But cigarettes and candy aren’t like basic foods, formula, diapers, or supplies needed to participate in school. Plus if someone is stealing every day they probably have a stealing problem at large.

    I will never forget what happened with a friend of mine in college. He was gay and got kicked out and was very short on money to just eat a food, you know?

    So one day, since we would always come to a church for a weekly student meal with a campus pastor, he asked me to be a lookout while he took leftovers from the industrial kitchen. I felt conflicted, but did it because I didn’t want him to be hungry. He was coming out with some bread and peanut butter and canned food, when the pastor caught him.

    I thought he was really going to get it when the pastor sighed and said, “okay, put them back and come with me.” I went as well, to maybe deflect some blame or something? Anyway, I thought we were both in trouble, but instead we went out to the pastor’s car, and he basically said, don’t steal, but you obviously need food if you’re doing that, so we’re going shopping.

    After that there was a little pantry area of donations in the kitchen for college kids.

    1. Kettles*

      “But cigarettes and candy aren’t like basic foods, formula, diapers, or supplies needed to participate in school”

      This. She’s not a needy 13 year old nicking tampons. She’s a person who engages in pre-meditated theft of items that are easy to re-sell.

  51. From That Guy*

    O.P. #3. They may have done you a favor with all this rigamarole. Do you really want to work for a company that does this to prospective employees? Just how will they treat you once you are hired??


    Good luck whatever you decide to do next, or not do.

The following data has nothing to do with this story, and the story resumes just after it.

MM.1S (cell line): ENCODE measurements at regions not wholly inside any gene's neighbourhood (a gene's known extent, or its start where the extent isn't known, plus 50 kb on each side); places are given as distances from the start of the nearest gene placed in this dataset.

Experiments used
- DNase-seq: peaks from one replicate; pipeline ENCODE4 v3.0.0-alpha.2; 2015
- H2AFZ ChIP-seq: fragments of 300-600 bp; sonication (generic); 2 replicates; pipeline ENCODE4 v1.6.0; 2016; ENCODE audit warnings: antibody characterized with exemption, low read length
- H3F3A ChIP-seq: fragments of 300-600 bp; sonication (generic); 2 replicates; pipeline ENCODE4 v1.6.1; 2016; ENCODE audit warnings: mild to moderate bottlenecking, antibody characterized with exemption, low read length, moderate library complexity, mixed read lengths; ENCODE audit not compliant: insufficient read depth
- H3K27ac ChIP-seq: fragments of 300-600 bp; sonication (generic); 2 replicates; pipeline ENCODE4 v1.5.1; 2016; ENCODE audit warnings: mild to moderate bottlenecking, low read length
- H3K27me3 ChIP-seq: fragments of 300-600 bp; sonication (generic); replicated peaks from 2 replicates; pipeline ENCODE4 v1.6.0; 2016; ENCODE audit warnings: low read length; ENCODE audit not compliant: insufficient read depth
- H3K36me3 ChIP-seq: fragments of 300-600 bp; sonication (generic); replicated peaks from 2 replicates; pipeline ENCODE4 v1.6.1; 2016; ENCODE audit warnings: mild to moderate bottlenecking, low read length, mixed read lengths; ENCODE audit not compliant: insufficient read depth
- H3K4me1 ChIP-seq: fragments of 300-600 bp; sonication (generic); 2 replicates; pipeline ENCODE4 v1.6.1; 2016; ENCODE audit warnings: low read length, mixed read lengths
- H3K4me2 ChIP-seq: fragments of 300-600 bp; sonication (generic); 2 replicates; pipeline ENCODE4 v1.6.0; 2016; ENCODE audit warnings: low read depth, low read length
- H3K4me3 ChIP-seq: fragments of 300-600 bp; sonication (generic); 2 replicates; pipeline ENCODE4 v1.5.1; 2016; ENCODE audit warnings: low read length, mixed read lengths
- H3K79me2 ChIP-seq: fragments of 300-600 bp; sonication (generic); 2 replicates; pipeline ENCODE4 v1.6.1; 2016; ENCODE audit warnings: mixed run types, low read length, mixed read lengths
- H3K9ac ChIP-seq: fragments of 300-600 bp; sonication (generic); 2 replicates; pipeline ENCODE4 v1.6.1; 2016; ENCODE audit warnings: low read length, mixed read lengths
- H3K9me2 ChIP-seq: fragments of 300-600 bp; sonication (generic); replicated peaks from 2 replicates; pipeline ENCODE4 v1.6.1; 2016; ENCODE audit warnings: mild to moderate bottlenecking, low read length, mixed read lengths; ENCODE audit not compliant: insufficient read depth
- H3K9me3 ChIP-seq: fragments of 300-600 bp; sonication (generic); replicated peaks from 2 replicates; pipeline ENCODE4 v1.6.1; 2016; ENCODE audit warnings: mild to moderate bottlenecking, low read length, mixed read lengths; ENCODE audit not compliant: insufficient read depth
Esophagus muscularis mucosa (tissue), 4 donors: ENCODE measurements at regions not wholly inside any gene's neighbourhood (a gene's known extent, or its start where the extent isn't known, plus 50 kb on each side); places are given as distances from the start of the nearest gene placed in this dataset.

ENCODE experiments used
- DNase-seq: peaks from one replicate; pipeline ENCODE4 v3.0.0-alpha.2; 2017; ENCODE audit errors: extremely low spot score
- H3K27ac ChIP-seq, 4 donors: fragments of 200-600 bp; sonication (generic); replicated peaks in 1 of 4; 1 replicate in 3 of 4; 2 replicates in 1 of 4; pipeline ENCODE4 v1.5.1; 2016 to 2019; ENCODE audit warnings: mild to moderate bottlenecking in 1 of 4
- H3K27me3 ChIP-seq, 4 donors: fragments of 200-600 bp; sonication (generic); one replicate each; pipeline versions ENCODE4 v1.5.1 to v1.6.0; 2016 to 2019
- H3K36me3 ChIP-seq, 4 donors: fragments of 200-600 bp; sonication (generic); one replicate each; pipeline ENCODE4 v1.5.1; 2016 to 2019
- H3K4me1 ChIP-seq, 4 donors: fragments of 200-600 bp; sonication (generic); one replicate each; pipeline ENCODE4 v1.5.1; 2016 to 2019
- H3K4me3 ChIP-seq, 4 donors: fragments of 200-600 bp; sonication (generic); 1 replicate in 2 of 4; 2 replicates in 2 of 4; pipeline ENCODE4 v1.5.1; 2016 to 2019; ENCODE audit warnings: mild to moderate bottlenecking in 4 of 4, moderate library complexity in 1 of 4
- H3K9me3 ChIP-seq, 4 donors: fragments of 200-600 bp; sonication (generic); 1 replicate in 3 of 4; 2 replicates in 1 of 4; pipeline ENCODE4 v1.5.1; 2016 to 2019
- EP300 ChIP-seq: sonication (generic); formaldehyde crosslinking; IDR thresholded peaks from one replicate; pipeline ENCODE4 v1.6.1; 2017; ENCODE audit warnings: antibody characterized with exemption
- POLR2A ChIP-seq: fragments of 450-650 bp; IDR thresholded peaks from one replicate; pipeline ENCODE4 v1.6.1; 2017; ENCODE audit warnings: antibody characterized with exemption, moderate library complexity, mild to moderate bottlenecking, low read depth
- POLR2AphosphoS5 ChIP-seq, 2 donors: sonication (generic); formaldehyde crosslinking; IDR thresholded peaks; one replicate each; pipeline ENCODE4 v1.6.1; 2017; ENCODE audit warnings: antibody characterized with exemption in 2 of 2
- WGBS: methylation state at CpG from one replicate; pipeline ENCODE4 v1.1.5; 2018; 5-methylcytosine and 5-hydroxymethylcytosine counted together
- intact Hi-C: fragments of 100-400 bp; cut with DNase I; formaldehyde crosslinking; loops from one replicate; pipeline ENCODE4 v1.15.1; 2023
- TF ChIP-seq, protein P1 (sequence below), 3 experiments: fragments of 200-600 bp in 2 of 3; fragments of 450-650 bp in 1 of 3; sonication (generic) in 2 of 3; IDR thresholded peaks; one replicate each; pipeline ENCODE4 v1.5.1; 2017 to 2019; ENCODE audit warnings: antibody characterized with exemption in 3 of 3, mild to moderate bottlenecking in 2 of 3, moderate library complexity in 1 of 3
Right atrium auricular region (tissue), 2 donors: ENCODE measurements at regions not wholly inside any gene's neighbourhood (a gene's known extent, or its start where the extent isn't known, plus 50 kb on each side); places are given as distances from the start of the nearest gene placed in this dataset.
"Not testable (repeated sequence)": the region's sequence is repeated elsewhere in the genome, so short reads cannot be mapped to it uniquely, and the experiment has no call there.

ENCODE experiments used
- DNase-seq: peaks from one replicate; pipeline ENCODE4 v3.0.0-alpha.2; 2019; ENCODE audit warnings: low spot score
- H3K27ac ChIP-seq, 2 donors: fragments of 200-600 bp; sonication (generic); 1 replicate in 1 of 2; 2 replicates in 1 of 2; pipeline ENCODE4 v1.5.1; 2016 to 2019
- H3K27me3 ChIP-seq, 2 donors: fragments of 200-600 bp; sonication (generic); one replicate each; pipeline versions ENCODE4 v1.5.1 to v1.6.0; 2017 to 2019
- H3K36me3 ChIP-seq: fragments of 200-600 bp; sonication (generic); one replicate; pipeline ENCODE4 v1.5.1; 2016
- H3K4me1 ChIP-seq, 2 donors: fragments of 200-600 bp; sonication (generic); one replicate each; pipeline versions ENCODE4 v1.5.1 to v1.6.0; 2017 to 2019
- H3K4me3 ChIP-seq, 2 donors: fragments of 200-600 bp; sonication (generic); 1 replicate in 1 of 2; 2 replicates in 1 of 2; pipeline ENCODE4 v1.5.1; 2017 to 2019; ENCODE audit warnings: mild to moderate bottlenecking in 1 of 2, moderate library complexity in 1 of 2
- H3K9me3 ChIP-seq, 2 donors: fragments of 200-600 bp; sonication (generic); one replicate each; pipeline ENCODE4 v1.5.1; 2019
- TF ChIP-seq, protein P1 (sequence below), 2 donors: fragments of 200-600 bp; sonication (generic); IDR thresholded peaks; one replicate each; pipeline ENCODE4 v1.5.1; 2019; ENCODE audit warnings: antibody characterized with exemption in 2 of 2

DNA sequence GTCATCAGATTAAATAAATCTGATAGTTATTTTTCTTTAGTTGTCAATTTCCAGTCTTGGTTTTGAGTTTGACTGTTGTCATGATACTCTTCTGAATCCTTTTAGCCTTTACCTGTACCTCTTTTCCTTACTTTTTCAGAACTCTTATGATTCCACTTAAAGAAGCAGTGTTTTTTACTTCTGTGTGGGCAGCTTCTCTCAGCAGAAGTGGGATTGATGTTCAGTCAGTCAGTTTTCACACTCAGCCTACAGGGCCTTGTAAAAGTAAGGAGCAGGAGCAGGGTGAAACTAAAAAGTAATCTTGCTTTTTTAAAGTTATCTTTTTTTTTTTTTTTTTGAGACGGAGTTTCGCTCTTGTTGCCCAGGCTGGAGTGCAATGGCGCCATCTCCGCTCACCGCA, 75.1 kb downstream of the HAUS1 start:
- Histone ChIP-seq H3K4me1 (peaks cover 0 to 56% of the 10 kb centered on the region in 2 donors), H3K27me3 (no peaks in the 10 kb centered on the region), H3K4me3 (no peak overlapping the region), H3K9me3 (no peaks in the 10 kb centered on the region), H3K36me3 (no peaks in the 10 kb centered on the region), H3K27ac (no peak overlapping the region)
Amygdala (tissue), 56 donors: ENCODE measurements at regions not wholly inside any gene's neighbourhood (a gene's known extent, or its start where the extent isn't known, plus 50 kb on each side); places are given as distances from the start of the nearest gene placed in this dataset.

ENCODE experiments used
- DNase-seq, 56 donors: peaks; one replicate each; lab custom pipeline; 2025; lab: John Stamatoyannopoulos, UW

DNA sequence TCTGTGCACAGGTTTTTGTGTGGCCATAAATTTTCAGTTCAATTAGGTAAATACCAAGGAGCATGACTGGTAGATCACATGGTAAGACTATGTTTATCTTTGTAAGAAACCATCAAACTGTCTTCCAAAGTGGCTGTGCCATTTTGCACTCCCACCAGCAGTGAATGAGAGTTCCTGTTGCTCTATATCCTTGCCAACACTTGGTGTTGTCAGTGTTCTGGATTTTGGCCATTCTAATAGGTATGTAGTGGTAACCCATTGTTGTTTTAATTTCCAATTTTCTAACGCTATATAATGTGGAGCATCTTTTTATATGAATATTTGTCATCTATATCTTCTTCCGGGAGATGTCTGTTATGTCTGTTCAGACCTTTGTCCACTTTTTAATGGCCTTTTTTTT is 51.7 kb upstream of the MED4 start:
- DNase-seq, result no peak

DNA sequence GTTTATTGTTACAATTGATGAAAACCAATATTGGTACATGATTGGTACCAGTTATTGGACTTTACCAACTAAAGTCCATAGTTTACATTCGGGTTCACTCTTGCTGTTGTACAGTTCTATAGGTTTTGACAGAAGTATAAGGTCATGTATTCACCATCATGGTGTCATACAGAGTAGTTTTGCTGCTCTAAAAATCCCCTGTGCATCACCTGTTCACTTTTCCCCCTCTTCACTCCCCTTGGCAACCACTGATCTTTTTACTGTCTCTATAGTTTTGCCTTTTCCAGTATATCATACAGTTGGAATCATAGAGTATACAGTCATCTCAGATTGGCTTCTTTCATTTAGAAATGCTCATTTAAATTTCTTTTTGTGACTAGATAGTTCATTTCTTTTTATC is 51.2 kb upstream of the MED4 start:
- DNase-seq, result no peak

1. LW3*

      LW #3: So true! That’s why I decided that regardless of their decision, that is not a place I want to be. I can’t wait to share my experience on Glassdoor to warn other candidates.

  52. my other name*

    The chair situation is ridiculous. People getting there early take the more comfy chairs. I doubt anyone is complaining when all the more comfortable chairs are taken. I advise OP to disregard the manager, who is being petty.

  53. Batgirl*

    LW4: “No, I’m out of (type A pill) it’s so weird how I’m running out so fast lately. I’m not going to carry pills around in my Tardis bag anymore. Say, you couldn’t spot me a (type B pill) could you?”

  54. LW*

    OP#2 here, with an update! I spoke with my boss using Alison’s script. My manager said that it wasn’t about the chair. I hadn’t noticed I was doing this, but apparently I was over-explaining what I was doing (i.e. saying things like “I need to get to the meeting early to make sure I get a better chair” or complaining to my coworker about the folding chairs). It’s apparently a pet peeve of hers that I tend to explain why I’m doing something, or especially why I don’t like or do something, as opposed to just doing/not doing the thing. I hadn’t realized I was doing this, so I’m going to work on reigning that tendency in because I can see why it might be annoying to some people. But she did say that she understood that letting her pet peeve drive her to making snarky comments was inappropriate on many levels, and that it wouldn’t happen again.